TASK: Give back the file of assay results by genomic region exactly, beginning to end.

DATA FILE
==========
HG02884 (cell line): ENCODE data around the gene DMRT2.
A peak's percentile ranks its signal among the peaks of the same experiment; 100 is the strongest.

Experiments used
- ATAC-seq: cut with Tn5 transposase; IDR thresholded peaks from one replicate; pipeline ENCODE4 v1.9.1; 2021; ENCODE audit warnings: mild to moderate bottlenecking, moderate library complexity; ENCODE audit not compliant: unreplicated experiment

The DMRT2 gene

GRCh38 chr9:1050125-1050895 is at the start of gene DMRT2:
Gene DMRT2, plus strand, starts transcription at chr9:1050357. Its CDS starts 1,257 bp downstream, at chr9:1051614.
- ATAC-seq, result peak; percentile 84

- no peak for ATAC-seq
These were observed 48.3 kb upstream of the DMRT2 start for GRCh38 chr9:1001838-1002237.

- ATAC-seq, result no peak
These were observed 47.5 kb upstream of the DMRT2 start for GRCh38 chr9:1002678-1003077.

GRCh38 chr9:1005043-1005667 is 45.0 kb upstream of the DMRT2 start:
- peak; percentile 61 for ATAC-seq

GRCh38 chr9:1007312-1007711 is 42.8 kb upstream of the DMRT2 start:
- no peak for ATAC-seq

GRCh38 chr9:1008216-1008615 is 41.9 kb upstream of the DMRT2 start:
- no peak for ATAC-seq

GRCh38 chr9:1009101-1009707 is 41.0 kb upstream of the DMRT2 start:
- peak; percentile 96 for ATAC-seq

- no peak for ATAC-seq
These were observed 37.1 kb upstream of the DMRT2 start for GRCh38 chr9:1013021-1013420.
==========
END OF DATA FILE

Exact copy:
HG02884 (cell line): ENCODE data around the gene DMRT2.
A peak's percentile ranks its signal among the peaks of the same experiment; 100 is the strongest.

Experiments used
- ATAC-seq: cut with Tn5 transposase; IDR thresholded peaks from one replicate; pipeline ENCODE4 v1.9.1; 2021; ENCODE audit warnings: mild to moderate bottlenecking, moderate library complexity; ENCODE audit not compliant: unreplicated experiment

The DMRT2 gene

GRCh38 chr9:1050125-1050895 is at the start of gene DMRT2:
Gene DMRT2, plus strand, starts transcription at chr9:1050357. Its CDS starts 1,257 bp downstream, at chr9:1051614.
- ATAC-seq, result peak; percentile 84

- no peak for ATAC-seq
These were observed 48.3 kb upstream of the DMRT2 start for GRCh38 chr9:1001838-1002237.

- ATAC-seq, result no peak
These were observed 47.5 kb upstream of the DMRT2 start for GRCh38 chr9:1002678-1003077.

GRCh38 chr9:1005043-1005667 is 45.0 kb upstream of the DMRT2 start:
- peak; percentile 61 for ATAC-seq

GRCh38 chr9:1007312-1007711 is 42.8 kb upstream of the DMRT2 start:
- no peak for ATAC-seq

GRCh38 chr9:1008216-1008615 is 41.9 kb upstream of the DMRT2 start:
- no peak for ATAC-seq

GRCh38 chr9:1009101-1009707 is 41.0 kb upstream of the DMRT2 start:
- peak; percentile 96 for ATAC-seq

- no peak for ATAC-seq
These were observed 37.1 kb upstream of the DMRT2 start for GRCh38 chr9:1013021-1013420.